Liz Hall talks to Positive Psychologist Dr Ilona Boniwell, founder of the first masters
in Positive Psychology in Europe and of the European Network of Positive Psychology, author, teacher, director, speaker and parent of five children. Not surprisingly, she feels well-qualified to discuss work/life balance. She stresses its importance and the role of coaching in helping others understand their choices
It’s refreshing interviewing Dr Ilona Boniwell. Funny, bright and warm, she’s happy to share that despite being a world-renowned expert on resilience and Positive Psychology (PP), she hasn’t got it all sorted.
I don’t know whether to be disappointed or relieved. I’ll opt for relieved, considering that optimism is rated so highly in the PP movement.
When we did the interview, Ilona was emerging from weeks of burning the midnight oil, completing validation paperwork for her latest brainchild, the International MSc in Applied Pos Psych (I-MAPP), which she launches in Paris and Cambridge this autumn. Uniquely, the programme offers students the choice of 12 modules, including coaching, and education.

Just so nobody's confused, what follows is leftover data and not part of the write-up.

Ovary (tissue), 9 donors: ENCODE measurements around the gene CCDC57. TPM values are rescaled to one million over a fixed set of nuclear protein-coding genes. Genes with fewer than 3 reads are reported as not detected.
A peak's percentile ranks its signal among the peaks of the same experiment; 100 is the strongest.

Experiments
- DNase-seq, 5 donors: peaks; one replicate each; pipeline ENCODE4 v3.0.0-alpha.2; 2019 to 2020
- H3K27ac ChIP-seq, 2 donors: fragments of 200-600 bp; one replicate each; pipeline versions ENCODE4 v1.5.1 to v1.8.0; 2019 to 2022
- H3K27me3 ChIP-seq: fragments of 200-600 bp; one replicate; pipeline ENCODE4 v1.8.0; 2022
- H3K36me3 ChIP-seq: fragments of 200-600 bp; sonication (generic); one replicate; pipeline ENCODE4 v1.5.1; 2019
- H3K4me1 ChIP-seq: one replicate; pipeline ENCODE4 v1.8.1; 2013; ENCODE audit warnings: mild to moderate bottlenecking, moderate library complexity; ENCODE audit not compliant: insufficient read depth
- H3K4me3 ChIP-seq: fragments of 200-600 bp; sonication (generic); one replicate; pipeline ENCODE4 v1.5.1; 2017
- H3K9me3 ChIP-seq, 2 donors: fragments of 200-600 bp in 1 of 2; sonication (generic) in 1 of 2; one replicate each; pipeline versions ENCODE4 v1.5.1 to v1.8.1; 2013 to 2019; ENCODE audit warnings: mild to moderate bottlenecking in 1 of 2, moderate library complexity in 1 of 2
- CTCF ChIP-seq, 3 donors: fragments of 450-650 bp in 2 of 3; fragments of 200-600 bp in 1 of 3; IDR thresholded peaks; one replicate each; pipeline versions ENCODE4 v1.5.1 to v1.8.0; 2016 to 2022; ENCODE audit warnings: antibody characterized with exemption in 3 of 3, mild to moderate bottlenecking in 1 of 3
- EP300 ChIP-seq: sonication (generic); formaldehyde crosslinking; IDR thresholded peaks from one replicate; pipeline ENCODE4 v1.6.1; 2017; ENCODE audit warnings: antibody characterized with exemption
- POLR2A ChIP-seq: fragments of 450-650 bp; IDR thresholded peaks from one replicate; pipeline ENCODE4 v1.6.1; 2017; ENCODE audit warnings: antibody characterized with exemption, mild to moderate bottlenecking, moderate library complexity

Ilona already teaches at the École Centrale, Paris, including a module on Positive Leadership and on the Masters in Transformation and Innovation.
In addition, she lectures and speaks on PP and resilience widely, writes and edits books, does media work, including writing a monthly column for Psychologies magazine on modern family life and consults as a director of consultancy Positran, including advising the Bhutanese government. All this, and she is raising five children, four of whom are teenagers, aged 14,15, 16 and 17. The latter means her weekends are not always restful.
“I do feel myself quite qualified to discuss work/life balance! Three of the teenagers are boys, and you have to deal with multiple issues frequently at the weekend, yet still perform once you’re back at work. On Monday morning, I have to teach PP.”